‘Sex toys are also a great idea to use alone or with your partner, as arousal moves blood around the genital organs, which helps keeps tissues oxygenated and healthy.
‘Sex toys can be used externally if you prefer, focusing on the clitoral stimulation to reduce any discomfort anywhere else.’
Device-based treatments for ‘vaginal rejuvenation’
Device-based treatments are available, and are aimed at resurfacing vaginal tissue, with the objective to reverse vaginal dryness and tightness, caused by hormonal fluctuations.
Menopause brand Issviva partnered with leading expert Joylux, to create introduce the first non-invasive device (pictured above) that uses light technology to rebuild collagen and elastin to tighten and rejuvenate the vaginal tissue.
The Issviva x Joylux Vaginal Rejuvenation Device, uses a unique combination of light energy from red and infrared light-emitting diodes (LEDs), thermal heat, and therapeutic vibration to help rebuild collagen to improve vaginal tissue laxity.
When red and infrared light technology are applied together to tissue, our mitochondria (the brain of our cells) is activated and releases two chemicals: ATP (the energy of cells) and nitric oxide.
the first non-invasive device that uses light technology to rebuild collagen and elastin to tighten and rejuvenate the vaginal tissue
ATP increases the natural production of collagen and elastin, while nitric oxide increases blood flow, leading to greater circulation and tissue repair.
Together with light, vibration improves the delivery of the light energy into the tissues. Vibration also has a positive correlation with vaginal health, stimulating fibroblasts, a type of cell that contributes to the formation of connective tissue.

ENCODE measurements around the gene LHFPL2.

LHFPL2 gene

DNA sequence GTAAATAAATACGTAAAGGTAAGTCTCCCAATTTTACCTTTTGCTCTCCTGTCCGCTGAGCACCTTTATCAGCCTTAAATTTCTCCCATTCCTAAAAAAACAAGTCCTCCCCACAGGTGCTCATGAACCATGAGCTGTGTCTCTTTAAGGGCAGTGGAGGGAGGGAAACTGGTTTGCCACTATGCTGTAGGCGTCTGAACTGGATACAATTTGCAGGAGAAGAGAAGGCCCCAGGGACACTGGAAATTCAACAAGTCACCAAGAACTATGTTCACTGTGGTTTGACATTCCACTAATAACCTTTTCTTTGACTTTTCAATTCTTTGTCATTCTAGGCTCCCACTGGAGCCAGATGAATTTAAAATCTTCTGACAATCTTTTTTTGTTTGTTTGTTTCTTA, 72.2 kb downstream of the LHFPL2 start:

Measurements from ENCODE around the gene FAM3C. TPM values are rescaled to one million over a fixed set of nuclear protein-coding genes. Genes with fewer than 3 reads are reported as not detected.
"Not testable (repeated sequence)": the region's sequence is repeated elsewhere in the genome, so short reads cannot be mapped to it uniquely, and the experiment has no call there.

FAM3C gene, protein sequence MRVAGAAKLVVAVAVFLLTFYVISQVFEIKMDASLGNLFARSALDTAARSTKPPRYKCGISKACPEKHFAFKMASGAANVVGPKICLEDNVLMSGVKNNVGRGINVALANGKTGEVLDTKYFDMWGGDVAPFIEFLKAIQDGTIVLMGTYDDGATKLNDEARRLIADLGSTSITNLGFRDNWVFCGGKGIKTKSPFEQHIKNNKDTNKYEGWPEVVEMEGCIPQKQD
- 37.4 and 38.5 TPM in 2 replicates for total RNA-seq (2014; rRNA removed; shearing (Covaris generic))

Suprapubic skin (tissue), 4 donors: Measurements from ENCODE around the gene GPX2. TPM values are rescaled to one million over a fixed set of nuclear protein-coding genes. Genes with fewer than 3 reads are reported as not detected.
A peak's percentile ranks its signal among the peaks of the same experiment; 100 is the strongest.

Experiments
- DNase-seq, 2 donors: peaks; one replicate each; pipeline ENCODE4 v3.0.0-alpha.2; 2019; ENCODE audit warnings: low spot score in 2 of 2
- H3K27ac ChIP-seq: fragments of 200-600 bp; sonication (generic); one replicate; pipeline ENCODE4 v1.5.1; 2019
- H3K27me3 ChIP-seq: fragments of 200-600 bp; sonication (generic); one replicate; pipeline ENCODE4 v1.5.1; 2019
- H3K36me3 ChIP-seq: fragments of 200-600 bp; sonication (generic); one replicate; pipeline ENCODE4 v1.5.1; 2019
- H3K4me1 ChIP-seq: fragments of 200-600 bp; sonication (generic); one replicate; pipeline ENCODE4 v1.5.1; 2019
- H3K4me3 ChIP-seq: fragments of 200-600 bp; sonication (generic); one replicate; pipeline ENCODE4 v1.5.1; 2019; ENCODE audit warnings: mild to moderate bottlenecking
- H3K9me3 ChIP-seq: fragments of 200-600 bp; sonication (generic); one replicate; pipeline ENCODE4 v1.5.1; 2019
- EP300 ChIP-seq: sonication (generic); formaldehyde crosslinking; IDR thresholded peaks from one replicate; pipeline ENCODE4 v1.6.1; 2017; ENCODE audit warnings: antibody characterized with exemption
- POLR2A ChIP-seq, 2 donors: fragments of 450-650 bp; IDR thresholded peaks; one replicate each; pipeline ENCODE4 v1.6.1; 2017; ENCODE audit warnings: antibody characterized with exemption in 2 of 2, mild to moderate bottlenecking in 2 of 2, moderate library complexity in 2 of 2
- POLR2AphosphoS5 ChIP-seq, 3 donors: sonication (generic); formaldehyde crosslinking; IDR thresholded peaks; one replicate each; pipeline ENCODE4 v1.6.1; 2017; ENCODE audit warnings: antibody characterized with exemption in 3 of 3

The device heats the vaginal tissue to 40-42°C, which helps to alter localised collagen. The device then takes these collagen fibres and re-tightens the tissues within the vagina.
The device is used intra-vaginally for ten minutes every other day and results are experienced from six to twelve weeks, after which there is an ongoing management programme to ensure that the area remains toned, vascularised and working effectively.
A number of clinical studies have shown the effectiveness of this ground-breaking device.
One such study showed that the Issviva x Joylux Vaginal Rejuvenation Device causes an increase of glycogen and thickening of the tissue covering the internal surfaces of the body (epithelium).
This helps maintain the pH of the vaginal tissue, which prevents Urinary Tract Infections, that are more common in menopausal women.
77 per cent of women saw an improvement in sexual function
Women also reported they were naturally more lubricated, due to an increase of blood flow to the tissue.
Another study revealed that 77 per cent of women saw an improvement in sexual function, 55 per cent no longer experienced any stress incontinence, and a whopping 90 per cent recorded increased sensitivity and sexual pleasure.
The clinical proven results therefore show that the Issviva x Joylux Vaginal Rejuvenation Device is an all-in-one aid for many of the intimate health symptoms caused by the menopause.
So, if you’re looking for vaginal tightening, improved bladder function and increased lubrication, as well as improvements in quality of life, self-conﬁdence, and sexual function then this device is an investment worth making.
Miranda Christophers is an Accredited Psychosexual and Relationship Therapist, and Lecturer on an Advanced Diploma in Relationship Therapy. She works with individuals and couples to help work through issues affecting their relationships, self-esteem, confidence, and sex lives. In addition to providing therapy, she is an ambassador for Issviva Menopause, and is a regular media contributor to newspapers, magazines, podcasts, and radio.